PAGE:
Using the SCHED_DEADLINE scheduler

This page collects the material used for presenting SCHED_DEADLINE at TuToR 2017, and describes some experiments and exercises with this scheduler.

SCHED_DEADLINE: a real-time CPU scheduler for Linux

SCHED_DEADLINE is a scheduling policy for the Linux kernel, implementing a scheduler based on Earliest Deadline First and the Constant Bandwidth Server (CBS). It supports multiple CPUs and uses global EDF by default, but allows to use partitioned EDF with a little bit of configuration trickeries.

Since it is part of the standard Linux kernel, SCHED_DEADLINE can be easily used without having to install additional software.

Here are some slides introducing this scheduling class and its usage.

The Tutorial

This tutorial will explain how to use the SCHED_DEADLINE scheduling class in your programs, and how to use standard tools to schedule unmodified programs with SCHED_DEADLINE.

This will be done through a set of simple exercises and experiments, based on the development and usage of some simple programs exploiting the SCHED_DEADLINE scheduling class.

The SCHED_DEADLINE policy is included in the vanilla Linux kernel, hence it is available without installing any additional software: any recent Linux distribution (Ubuntu is recommended) is ok for the tutorial.

Since in the tutorial the real-time performance of the scheduler will be exercized, running SCHED_DEADLINE in a VM is not recommended (it would require some additional care to execute the host kernel in real-time).

When running the experiments on a laptop, it is important to disable the CPU frequency scaling mechanism (support for frequency scaling in SCHED_DEADLINE is being worked on, but it is still work in progress...). If you use an Intel CPU, you can be do this by disabling the turbo mechanism and fixing the CPU power state:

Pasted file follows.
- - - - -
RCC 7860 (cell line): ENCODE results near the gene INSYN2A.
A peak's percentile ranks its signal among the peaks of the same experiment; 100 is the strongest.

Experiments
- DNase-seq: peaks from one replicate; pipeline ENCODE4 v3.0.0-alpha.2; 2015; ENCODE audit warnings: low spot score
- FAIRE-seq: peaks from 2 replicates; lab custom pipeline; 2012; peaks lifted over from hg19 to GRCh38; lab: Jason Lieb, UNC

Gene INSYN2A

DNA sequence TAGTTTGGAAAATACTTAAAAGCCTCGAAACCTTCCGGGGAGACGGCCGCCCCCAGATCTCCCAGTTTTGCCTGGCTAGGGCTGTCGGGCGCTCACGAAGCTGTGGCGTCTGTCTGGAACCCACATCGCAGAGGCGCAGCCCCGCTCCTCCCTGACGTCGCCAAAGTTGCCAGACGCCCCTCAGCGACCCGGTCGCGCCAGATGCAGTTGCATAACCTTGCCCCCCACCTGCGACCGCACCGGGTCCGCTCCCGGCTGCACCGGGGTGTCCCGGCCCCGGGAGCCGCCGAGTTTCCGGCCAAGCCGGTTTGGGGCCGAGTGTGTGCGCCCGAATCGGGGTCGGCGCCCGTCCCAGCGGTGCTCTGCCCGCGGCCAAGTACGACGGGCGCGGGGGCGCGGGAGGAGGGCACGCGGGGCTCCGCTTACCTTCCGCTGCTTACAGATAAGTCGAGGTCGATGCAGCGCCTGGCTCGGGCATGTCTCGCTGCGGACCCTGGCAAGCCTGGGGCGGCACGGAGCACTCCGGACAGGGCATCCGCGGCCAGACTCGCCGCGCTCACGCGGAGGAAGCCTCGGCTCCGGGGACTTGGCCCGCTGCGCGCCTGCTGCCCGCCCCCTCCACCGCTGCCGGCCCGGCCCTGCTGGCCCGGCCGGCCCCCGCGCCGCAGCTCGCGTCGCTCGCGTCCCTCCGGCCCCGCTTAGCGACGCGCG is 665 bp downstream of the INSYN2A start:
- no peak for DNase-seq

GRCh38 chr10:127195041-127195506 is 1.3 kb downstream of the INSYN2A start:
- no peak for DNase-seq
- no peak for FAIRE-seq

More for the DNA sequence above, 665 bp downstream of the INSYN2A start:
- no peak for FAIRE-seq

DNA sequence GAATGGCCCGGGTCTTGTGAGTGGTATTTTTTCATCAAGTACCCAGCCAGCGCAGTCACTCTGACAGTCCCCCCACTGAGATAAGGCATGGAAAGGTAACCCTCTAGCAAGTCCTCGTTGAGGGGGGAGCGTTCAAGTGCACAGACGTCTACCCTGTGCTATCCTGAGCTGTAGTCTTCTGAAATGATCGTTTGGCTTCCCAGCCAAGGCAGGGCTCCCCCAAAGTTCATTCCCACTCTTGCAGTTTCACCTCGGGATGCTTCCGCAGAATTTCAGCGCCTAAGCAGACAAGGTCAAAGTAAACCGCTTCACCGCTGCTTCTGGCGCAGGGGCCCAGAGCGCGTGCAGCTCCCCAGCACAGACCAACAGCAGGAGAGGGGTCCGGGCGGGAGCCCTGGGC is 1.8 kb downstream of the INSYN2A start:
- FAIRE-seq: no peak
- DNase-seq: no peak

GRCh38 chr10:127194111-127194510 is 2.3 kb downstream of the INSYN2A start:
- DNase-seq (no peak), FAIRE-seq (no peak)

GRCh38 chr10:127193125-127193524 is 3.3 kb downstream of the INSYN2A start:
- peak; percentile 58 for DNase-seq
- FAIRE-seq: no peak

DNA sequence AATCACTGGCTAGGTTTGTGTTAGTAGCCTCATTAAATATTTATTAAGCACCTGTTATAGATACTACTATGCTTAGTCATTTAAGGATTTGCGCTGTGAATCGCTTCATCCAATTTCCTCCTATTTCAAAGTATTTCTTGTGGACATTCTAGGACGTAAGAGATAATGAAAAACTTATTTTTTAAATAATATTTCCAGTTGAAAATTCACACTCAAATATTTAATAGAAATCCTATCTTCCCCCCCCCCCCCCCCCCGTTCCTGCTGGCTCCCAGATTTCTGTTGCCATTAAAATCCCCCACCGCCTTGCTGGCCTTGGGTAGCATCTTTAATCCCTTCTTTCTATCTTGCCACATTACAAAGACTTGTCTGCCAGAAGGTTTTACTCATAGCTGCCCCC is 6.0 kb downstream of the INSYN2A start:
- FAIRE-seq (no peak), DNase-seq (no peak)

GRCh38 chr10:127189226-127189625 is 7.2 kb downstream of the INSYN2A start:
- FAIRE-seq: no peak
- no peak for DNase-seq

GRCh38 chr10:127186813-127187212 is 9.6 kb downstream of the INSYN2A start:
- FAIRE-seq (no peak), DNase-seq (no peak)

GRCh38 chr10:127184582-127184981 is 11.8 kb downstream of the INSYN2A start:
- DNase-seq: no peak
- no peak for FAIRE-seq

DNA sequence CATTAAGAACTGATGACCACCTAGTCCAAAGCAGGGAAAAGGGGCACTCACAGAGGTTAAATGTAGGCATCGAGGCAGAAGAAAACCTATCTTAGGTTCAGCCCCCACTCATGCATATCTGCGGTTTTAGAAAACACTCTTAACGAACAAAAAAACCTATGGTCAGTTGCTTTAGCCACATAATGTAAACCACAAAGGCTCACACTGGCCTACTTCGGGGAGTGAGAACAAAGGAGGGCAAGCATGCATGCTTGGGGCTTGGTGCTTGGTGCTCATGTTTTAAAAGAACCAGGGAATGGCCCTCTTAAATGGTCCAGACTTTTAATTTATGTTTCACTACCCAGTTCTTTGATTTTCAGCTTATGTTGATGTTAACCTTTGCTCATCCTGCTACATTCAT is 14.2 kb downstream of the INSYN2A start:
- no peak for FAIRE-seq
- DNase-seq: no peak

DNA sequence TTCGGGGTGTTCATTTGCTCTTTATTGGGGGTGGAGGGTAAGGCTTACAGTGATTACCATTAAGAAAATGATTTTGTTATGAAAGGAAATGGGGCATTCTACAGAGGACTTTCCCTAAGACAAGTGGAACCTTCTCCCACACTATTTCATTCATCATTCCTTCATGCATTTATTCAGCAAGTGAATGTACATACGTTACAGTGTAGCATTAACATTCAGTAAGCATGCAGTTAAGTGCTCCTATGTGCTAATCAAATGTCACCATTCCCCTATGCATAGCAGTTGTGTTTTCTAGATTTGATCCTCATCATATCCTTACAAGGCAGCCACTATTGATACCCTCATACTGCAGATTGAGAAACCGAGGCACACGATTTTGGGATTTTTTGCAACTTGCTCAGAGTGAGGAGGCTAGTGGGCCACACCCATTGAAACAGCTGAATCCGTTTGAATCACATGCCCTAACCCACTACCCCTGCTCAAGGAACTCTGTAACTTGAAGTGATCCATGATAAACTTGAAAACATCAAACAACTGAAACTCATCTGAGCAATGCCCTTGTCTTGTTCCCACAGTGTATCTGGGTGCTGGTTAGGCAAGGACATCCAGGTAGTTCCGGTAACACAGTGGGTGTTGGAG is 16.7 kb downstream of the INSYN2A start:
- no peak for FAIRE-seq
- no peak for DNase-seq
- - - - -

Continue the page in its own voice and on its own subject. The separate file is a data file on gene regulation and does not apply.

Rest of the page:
cd /sys/devices/system/cpu/intel_pstate
echo  1 > no_turbo
echo 40 > min_perf_pct
echo 40 > max_perf_pct

In order to attend the tutorial it is useful to install some additional programs to be used for testing / exercizing the scheduler.

Some of the experiments will be performed by using the rt-app application. The participants are hence encouraged to install it in advance: just clone the sources from github and compile it as described in the README. Remember to configure with the "--with-deadline" switch (note that you need to install autoconf, automake, libtool and libjson-c on your system). Regarding libjson-c, the rt-app README file is slightly misleading: it mentions "libjson-c", but to compile rt-app you actually need to install the development files for the library. On debian or ubuntu, this is the "libjson-c-dev" package (the package name might be different on other distributions, but generally contains the "-dev" or "-devel" suffix). As an alternative, you can install the libjson-c library from source. The rt-app program accepts taskset descriptions in json format; here are two simple examples: test1.json and test2.json.

Some simpler source code will also be used to show how to programmatically use SCHED_DEADLINE in your programs (just download the tarball).

Finally, in the tutorial it will be shown how to use SCHED_DEADLINE to schedule the vcpu threads of a KVM-based virtual machine to implement hierarchical real-time scheduling (SCHED_DEADLINE will be used on the host, and some real-time tasks will be executed in the guest). Hence, the attenders are encouraged to install Qemu/KVM (it is packaged by all the major Linux distributions) in their laptop and to download the guest kernel and filesystem that will be used.

Quick Links